The Preamble to the U.S. Constitution is well known to many Americans. (Common Core teachers might also recognize it as one of the foundational documents named in the CCSS.)
But the meaning of those 52 words, and the original intent of the delegates to the Constitutional Convention of 1787, are still widely studied and debated.
One way to get a better understanding of a writer’s intent in an informational text is to study choices made during revisions — which words are deleted and what is selected to replace them. The Constitution went through a number of drafts and reviews by committee. Compare the Preamble text that was eventually ratified and adopted to this early draft produced by the Committee of Detail.“We the people of the states of New-Hampshire, Massachusetts, Rhode-Island and Providence Plantations, Connecticut, New-York, New-Jersey, Pennsylvania, Delaware, Maryland, Virginia, North-Carolina, South-Carolina, and Georgia, do ordain, declare and establish the following constitution for the government of ourselves and our posterity.”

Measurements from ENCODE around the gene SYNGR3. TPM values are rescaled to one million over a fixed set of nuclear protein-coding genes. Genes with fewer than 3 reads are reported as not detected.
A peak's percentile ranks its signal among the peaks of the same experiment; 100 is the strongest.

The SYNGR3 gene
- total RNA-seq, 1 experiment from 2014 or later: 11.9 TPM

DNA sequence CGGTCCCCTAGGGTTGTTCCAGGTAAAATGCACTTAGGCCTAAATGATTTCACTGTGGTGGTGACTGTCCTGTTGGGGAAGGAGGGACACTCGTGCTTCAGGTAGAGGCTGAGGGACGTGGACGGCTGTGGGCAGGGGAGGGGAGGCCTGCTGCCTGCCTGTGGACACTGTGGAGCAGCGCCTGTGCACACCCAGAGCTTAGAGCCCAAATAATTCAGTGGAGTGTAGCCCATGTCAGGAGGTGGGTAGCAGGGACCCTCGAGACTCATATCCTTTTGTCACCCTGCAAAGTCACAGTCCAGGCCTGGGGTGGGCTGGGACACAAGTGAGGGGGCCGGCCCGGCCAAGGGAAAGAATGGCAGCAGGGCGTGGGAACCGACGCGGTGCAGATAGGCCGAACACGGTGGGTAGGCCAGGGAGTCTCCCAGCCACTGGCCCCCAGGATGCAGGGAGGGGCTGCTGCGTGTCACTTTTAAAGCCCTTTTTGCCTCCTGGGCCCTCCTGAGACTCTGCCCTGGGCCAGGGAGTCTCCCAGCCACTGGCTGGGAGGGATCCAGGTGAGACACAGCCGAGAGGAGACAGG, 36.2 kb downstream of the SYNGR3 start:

In comparing the two drafts, students might:
- Focus on the impact of two specific phrases: “We the People of the United States” and “We the people of the states of New-Hampshire, Massachusetts, Rhode-Island and Providence Plantations, Connecticut, New-York, New-Jersey, Pennsylvania, Delaware, Maryland, Virginia, North-Carolina, South-Carolina, and Georgia.” They might imagine themselves on the committees reviewing the document; what arguments would they offer for retaining the list of individual states? For replacing the list of states with “the United States”? Looking at that choice, what can a 21st century reader infer about the intentions of the Constitutional Convention?
- Consider and compare what each draft explicitly names as the purpose for Constitution. Why might the later draft list “in order to form a more perfect union, establish justice, insure domestic tranquility, provide for the common defence, promote the general welfare, and secure the blessings of liberty to ourselves and our posterity, do ordain and establish this Constitution for the United States of America” when the early draft says merely “do ordain, declare and establish the following constitution for the government of ourselves and our posterity.
- The American Memory Timeline provides background and additional documents;
- The lesson plan The Constitution: Drafting a More Perfect Union focuses on the drafting of the United States Constitution during the Federal Convention of 1787 in Philadelphia.
Let us know in a comment what surprised your students in these two drafts.